How to Exercise for Muscle Gain
So you want to gain muscle. You want to finally replace those flabby arms with toned and well-defined biceps.
Where do you start? There are 101 muscle building programs on the internet to choose from.
In this article, we'll look into the popular muscle building ideas on the internet, and breakdown the DOs and DON'Ts of muscle building to help you get your GAINS as quickly as possible.
When you gain strength, you gain muscle.
When you work multiple muscles at once, you get the most bang for your buck.
When starting a new exercise, allow your body to form a strong muscle memory of the movement.
There are so many different exercise programs out there that it can be tough to know which one is right for your needs. This is especially true for muscle building programs that are full of jargon like super-sets, drop-sets, hypertrophy, etc.
In this article, we will be comparing broad categories of exercises, whittling down to the most effective types and teach you how to build your OWN exercise program that best suits your needs, without all the exercise jargon.
1. External Load VS Bodyweight Exercises
In our 1st comparison, we will look into these 2 broadly categorized types of exercises and see which one is most effective for building muscle.
External Load Exercises refers to movements that require you to "add-weight" to your current body. These exercises frequently involve equipment like barbells and dumbells, but can also require other things like medicine balls, sandbags, kettlebells, etc. This forces your muscles to adapt to the added resistance, and as a result, build muscle over time.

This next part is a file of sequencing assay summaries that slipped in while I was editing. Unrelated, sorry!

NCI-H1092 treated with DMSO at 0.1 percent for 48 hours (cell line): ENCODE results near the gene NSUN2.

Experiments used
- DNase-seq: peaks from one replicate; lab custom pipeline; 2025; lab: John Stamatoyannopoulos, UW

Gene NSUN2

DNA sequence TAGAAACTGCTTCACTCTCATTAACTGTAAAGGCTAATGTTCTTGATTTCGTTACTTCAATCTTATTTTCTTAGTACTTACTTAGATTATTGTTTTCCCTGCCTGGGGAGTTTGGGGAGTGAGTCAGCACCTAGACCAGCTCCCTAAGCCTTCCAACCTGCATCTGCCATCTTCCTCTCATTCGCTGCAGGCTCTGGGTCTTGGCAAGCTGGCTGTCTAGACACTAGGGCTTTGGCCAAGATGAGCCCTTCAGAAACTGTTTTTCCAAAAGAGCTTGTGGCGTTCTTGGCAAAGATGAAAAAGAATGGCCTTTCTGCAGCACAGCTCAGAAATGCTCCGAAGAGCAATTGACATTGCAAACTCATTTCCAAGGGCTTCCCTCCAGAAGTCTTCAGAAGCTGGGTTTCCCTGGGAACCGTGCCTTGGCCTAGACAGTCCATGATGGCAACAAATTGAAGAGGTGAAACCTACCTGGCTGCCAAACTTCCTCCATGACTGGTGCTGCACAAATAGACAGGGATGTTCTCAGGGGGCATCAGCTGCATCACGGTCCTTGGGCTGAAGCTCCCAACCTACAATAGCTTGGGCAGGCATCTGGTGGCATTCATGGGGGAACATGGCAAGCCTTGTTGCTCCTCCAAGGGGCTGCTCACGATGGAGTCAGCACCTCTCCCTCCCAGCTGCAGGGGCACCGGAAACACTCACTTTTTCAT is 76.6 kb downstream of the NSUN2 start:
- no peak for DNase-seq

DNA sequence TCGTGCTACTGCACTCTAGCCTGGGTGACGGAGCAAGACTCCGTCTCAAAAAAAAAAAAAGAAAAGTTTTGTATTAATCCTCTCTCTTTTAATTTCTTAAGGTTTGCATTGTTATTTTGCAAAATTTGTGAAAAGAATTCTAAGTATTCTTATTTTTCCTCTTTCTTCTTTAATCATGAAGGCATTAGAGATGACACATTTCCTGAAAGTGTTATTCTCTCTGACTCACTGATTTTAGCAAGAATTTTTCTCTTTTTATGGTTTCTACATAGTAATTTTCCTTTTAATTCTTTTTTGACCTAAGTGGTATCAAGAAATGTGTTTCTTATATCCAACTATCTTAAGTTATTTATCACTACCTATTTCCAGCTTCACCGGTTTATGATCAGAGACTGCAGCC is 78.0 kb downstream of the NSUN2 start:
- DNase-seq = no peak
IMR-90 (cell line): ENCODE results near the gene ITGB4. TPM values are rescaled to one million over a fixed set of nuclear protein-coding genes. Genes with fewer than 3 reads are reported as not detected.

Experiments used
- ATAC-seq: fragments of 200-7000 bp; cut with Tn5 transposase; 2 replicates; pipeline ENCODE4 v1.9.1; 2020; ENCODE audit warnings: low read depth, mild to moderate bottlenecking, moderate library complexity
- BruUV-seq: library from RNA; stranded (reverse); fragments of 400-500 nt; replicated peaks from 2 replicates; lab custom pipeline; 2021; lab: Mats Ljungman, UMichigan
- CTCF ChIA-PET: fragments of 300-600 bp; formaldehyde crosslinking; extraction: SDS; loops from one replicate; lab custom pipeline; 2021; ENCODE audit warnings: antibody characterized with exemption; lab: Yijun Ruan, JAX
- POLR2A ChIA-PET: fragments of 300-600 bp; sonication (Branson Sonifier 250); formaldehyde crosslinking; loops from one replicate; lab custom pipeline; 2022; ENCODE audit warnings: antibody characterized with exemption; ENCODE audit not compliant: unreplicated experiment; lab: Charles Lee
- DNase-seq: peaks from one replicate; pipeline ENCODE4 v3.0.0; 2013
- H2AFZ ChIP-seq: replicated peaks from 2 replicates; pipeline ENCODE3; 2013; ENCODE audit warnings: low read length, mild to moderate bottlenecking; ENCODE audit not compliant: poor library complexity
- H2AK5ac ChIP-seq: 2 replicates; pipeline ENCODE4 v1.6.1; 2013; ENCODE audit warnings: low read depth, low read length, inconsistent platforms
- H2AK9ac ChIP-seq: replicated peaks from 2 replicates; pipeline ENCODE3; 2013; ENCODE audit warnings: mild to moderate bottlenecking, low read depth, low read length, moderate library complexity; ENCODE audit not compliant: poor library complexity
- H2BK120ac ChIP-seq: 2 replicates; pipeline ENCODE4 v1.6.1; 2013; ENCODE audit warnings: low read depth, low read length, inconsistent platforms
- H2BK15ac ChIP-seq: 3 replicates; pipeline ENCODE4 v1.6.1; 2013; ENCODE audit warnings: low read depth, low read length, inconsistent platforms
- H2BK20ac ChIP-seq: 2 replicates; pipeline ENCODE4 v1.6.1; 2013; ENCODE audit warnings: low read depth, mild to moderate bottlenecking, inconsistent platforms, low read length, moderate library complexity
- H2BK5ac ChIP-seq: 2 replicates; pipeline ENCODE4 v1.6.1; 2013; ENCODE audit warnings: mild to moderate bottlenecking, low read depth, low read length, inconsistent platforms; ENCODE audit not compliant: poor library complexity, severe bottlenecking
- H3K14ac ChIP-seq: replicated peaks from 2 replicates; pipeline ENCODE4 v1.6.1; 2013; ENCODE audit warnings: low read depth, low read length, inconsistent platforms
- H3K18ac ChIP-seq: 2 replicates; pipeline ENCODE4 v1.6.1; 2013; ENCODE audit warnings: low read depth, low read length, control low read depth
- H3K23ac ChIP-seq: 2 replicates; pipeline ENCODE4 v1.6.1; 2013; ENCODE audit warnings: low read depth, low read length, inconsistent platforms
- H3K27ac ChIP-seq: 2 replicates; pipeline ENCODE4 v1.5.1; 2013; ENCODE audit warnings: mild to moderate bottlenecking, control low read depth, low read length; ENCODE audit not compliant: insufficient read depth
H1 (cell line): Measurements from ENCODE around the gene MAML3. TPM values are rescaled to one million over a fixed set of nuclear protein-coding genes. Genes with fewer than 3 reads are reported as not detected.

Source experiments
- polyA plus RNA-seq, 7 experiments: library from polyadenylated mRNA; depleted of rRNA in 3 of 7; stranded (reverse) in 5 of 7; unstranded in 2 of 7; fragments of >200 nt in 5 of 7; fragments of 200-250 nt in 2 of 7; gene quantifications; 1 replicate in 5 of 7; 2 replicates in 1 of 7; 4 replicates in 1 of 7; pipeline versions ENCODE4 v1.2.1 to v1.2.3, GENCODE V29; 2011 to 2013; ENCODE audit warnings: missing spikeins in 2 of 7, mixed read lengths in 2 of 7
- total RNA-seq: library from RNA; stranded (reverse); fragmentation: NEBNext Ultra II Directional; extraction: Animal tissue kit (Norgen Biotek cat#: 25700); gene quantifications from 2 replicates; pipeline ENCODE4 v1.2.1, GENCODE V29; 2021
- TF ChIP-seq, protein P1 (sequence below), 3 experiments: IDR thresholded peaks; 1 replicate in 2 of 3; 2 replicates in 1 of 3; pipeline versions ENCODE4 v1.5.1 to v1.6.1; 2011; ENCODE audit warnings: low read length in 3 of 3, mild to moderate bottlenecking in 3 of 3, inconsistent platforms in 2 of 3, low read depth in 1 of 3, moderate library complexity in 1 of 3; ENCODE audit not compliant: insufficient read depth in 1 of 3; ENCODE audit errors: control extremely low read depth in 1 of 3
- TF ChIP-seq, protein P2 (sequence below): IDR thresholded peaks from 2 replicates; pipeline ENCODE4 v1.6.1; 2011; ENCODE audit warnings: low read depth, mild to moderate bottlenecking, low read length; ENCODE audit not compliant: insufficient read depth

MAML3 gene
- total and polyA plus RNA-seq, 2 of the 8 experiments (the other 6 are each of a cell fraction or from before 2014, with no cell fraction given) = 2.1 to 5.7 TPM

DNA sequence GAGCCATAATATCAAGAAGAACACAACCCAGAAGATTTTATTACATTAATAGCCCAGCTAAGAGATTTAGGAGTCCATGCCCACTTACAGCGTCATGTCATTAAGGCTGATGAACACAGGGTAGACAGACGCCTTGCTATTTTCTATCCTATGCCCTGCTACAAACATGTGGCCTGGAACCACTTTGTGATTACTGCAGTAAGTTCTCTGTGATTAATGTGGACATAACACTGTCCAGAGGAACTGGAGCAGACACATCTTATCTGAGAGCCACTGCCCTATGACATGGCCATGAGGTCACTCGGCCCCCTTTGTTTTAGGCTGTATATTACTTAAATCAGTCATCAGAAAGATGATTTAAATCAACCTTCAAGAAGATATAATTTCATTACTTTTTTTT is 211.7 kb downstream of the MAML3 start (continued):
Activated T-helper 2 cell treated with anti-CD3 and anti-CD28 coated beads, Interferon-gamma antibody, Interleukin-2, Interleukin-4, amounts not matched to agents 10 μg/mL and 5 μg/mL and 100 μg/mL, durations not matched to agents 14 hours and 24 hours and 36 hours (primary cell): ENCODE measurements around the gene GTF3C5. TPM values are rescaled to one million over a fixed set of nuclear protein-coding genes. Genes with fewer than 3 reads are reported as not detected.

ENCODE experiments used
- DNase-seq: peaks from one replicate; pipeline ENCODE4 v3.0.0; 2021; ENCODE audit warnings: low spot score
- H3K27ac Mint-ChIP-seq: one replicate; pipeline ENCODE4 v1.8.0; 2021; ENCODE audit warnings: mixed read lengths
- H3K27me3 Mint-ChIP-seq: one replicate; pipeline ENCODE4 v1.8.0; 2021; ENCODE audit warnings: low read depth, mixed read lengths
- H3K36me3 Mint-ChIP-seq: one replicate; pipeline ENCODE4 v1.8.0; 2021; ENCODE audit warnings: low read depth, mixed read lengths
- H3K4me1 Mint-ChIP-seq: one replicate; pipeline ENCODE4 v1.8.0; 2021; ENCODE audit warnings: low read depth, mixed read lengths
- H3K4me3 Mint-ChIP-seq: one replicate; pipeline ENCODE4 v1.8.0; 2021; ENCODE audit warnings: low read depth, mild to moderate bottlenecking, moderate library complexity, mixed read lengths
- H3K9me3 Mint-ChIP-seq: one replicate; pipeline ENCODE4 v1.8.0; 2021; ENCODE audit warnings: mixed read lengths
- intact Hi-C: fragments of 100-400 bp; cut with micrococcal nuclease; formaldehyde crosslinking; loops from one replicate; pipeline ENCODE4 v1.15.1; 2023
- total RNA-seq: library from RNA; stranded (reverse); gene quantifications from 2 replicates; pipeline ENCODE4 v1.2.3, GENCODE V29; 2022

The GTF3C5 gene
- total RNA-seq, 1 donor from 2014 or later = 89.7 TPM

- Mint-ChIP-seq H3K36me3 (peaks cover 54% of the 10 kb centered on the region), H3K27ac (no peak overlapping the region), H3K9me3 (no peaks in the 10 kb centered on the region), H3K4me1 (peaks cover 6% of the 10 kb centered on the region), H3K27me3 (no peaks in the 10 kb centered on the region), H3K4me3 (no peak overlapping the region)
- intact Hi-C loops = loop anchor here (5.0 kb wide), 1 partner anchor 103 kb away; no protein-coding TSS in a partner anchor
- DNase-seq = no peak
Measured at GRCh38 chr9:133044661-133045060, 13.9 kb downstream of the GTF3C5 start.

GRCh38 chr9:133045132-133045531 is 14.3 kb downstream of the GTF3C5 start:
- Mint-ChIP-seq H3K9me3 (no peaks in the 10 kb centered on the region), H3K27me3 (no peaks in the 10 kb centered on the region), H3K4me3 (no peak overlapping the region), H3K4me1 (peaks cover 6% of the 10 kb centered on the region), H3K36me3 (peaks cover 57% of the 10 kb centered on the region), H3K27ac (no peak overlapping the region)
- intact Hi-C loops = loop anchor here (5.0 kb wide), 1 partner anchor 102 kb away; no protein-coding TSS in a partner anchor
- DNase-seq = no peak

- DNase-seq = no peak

Bodyweight Exercises refers to movements that primarily involve on your own bodyweight to carry out. These exercises typically require little to no equipment and can be done easily at home. Over time, your body gradually adapts and can more easily move your body, enabling you to do more complex and difficult movements, at higher repetitions.
Winner: External Load Exercises
In this comparison, on the basis of muscle gain, we have to award it to external load exercises. This is based on a very simple principle that when you gain strength, you gain muscle mass.
Gaining muscle is the body's reaction to tension and stress. When it has been put under these strenuous conditions, it adapts and builds muscle so that you can better handle greater loads.
And the most effective way to do this is to gradually increase the load on your body over time, resulting in the body responding by gradually increasing muscle mass to adapt to these changes.
In general, bodyweight exercises struggle to help you gain muscle mass as, after a certain point, it no longer puts your body under a challenging load. Resulting in less muscle gain. Increasing repetitions of an exercise only increase muscle fatigue, but not tension.
2. Compound VS Isolation Exercises
External load exercises can be broadly categorized into 2 types: compound and isolation. Compound exercises involve multiple joints and muscles. For example, the Squat, which works not only your quads, but also your hamstrings, glutes, and even your core.